An elegant, elegiac film on Thomas Lynch. Three generations of Lynchs work in the chain of Michigan funeral homes set up by Lynch's father. But what marks Thomas out from the rest of the ... See full summary »
An elegant, elegiac film on Thomas Lynch. Three generations of Lynchs work in the chain of Michigan funeral homes set up by Lynch's father. But what marks Thomas out from the rest of the brood is that he is also a renowned poet and essayist whose work has won the prestigious American Book Award and has been in the final shortlist for the National Book Award one of the most eminent literary prizes in the United States. Lynch's writing is noted for its thoughtfulness and dark humour and this film is shot through with the same acumen combined with a sharp sense of the absurd. The film is part manifesto, part memoir. Lynch narrates the documentary in his soft melodic baritone expounding on what death and the business of dying can teach the living. His approach to mortality is never sentimental and far from clinical. He sees in each individual he buries, a history - a friend who died too early, a suicide which shouldn't have happened, a burial which took place decades after the death. This... Written by
Engaging and well paced flow to Lynch and his work
I'm not a big poetry fan and I had not heard of Thomas Lynch before watching this film. Like his father before him and many of his extended family, Thomas Lynch is an undertaker, director indeed of Lynch & Sons in Michigan, and he has used his experience in working with death to inform his writing as a poet. Those much better read than myself will also have been familiar with Lynch from his book "The Undertaking: Life Studies from the Dismal Trade" and this film is a mix of Lynch's poetry and he himself talking back over his life and experiences.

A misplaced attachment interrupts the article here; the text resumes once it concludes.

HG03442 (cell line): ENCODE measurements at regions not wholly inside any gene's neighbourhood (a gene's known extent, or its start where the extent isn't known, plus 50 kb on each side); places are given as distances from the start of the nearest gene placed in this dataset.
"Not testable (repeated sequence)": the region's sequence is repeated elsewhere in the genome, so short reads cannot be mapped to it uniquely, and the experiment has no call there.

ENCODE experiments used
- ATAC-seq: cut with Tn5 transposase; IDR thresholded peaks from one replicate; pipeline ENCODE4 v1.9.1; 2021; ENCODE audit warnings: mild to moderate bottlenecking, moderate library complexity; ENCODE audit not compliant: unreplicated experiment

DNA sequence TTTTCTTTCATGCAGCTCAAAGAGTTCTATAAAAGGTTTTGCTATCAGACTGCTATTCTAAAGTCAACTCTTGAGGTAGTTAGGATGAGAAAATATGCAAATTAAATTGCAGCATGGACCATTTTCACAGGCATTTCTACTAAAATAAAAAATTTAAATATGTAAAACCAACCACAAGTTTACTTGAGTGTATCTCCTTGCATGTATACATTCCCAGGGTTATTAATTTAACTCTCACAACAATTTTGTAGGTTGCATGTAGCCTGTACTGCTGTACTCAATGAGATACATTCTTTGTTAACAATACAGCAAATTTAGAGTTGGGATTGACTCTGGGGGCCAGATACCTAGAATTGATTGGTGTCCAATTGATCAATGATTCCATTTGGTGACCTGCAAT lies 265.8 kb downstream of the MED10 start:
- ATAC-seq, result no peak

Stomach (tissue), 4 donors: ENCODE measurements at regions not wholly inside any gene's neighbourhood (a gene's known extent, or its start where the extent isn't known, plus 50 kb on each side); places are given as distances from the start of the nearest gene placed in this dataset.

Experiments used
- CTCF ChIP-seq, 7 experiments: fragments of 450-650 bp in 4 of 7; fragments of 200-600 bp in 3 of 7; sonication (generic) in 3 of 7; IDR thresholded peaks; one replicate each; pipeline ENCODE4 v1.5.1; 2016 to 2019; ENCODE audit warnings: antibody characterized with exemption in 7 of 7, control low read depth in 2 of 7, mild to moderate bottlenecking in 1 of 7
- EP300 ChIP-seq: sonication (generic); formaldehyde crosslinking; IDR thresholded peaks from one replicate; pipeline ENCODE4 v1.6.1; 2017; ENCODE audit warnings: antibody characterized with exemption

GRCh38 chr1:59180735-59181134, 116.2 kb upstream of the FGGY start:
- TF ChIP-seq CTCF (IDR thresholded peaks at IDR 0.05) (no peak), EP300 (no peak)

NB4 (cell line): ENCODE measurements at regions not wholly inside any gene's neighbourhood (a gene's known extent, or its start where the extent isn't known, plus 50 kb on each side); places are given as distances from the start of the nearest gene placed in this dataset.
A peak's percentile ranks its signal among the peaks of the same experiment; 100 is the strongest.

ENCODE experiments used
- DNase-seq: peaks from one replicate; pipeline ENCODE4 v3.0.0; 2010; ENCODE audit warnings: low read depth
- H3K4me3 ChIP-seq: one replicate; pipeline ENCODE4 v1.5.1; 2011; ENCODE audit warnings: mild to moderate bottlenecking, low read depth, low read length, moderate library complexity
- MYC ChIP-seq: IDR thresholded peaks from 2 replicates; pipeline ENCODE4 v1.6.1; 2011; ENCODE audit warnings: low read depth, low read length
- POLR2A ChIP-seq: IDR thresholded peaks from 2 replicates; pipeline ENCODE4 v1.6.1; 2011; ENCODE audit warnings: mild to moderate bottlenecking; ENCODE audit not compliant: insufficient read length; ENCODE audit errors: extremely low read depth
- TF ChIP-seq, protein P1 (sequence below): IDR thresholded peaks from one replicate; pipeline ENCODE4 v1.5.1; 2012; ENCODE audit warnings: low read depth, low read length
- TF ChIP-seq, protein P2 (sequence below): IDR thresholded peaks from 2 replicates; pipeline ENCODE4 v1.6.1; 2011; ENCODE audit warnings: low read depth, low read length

The film is a great selling device for the book because it is hard not to be taken in and engaged by it. Lynch leads the film with a wonderful familiarity that made me think I was listening to someone who saw the camera as a trusted friend not as an intrusion or an observer and nothing more. His voice is soft and lovely and it fits his poetry really well. The works themselves are interesting and gentle; they don't offer great truths or revelations but they are well-observed and cleverly phrased. The memories of Lynch are also good value even if some of the home movie footage is a bit morbid; being from rural Northern Ireland, I did like the footage of his family in Ireland, with the innocent but politically incorrect dog (believe it or not called Sambo), the Triumph Acclaim they drive, the cottage that is at once warm and inviting but also broken down and old.
The film is well put together and the direction, look and feel of the film sits well with the words and Lynch's voice. Overall it is an engaging film, not awe-inspiring or supremely moving but it flows really well and did hold my attention and bring me into line with what it was doing. Off the back of this I suspect I will be looking to buy a copy of the poetry collection of The Undertaking.
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